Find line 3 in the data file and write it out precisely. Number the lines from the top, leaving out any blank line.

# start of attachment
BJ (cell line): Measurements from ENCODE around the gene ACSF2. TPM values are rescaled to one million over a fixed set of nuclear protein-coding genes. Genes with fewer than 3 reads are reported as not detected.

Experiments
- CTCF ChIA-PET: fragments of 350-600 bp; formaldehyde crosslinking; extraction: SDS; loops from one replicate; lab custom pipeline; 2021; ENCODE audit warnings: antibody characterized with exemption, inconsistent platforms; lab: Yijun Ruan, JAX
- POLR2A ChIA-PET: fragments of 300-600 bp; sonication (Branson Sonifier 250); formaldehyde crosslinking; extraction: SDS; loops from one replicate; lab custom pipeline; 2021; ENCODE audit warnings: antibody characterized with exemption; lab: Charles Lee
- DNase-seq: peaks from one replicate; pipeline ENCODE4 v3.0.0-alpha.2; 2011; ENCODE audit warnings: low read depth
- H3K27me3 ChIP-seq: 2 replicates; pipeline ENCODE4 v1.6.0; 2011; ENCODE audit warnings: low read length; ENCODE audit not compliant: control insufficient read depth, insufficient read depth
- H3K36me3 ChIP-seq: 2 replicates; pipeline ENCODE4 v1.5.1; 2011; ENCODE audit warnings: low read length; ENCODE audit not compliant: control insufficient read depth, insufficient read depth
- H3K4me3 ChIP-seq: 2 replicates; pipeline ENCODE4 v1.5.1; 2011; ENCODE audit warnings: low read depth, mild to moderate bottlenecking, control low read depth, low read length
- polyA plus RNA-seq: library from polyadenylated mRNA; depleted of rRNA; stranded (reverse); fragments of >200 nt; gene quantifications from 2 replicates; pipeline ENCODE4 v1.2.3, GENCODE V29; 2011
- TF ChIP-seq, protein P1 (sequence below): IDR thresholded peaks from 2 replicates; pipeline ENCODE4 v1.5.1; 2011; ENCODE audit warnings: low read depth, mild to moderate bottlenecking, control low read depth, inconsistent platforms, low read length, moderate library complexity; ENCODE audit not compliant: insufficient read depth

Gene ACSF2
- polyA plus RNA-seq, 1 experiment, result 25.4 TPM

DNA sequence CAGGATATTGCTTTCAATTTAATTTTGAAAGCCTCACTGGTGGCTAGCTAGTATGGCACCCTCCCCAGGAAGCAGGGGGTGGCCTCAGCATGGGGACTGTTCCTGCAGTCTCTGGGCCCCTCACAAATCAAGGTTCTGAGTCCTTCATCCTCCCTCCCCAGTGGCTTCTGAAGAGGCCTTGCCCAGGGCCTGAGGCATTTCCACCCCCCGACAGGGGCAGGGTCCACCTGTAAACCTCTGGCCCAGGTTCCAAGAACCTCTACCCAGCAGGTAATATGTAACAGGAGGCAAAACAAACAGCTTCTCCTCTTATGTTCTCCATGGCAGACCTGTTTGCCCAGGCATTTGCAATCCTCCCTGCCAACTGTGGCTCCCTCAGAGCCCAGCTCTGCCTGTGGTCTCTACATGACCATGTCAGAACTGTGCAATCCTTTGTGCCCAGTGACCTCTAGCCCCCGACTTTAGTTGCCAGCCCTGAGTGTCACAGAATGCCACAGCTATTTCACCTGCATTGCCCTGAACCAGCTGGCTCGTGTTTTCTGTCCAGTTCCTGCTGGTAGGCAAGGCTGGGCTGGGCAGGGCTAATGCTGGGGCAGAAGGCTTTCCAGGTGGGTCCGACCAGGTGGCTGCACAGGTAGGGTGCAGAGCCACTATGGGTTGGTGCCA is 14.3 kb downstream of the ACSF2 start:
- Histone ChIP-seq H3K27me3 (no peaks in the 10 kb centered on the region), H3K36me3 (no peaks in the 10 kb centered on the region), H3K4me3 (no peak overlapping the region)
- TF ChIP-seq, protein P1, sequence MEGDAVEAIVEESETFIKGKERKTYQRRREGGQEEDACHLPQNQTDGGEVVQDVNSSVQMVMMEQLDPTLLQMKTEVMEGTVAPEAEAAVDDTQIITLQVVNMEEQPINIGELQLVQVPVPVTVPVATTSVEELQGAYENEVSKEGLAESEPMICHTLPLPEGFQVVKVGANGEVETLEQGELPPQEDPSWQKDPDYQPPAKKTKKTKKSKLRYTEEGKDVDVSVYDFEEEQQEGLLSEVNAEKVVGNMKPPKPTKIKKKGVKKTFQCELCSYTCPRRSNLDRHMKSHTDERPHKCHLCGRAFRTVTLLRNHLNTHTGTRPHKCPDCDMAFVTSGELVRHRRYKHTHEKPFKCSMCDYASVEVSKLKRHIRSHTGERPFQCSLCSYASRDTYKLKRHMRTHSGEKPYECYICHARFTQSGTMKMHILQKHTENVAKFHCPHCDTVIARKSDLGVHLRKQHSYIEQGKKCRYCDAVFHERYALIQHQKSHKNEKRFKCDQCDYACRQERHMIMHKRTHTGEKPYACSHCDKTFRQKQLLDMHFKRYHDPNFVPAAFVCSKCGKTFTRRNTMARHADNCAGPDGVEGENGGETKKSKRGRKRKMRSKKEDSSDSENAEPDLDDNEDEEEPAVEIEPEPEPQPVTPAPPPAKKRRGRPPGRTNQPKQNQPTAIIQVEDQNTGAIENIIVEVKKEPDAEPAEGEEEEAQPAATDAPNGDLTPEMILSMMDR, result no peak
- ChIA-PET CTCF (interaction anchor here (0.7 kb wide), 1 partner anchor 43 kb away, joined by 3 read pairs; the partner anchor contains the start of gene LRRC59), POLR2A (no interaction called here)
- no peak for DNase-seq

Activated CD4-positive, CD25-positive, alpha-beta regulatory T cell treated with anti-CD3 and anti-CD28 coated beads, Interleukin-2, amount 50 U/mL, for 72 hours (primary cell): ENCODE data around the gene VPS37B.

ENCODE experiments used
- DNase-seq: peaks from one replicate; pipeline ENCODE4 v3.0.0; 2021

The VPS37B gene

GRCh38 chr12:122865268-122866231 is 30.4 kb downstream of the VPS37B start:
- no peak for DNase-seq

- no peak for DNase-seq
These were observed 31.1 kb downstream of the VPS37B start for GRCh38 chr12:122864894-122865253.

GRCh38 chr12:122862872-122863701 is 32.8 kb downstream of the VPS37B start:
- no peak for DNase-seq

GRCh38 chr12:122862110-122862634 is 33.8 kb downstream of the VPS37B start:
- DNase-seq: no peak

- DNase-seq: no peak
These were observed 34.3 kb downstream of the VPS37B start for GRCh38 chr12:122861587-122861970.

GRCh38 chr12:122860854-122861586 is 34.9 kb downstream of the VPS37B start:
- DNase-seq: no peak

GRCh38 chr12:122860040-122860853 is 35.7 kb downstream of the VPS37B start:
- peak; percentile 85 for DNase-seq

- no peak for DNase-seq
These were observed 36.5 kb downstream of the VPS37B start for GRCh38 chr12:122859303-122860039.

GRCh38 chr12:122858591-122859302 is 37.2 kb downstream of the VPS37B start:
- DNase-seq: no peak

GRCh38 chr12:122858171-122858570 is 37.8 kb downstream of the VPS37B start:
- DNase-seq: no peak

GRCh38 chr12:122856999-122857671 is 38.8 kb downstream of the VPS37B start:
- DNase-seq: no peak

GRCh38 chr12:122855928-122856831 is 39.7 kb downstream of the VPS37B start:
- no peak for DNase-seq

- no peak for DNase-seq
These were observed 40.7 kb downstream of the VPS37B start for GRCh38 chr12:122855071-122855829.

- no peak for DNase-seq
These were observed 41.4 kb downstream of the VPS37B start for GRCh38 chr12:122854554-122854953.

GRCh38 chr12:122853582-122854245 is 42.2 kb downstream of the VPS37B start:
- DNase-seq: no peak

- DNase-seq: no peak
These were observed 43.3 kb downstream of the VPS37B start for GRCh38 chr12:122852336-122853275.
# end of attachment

- CTCF ChIA-PET: fragments of 350-600 bp; formaldehyde crosslinking; extraction: SDS; loops from one replicate; lab custom pipeline; 2021; ENCODE audit warnings: antibody characterized with exemption, inconsistent platforms; lab: Yijun Ruan, JAX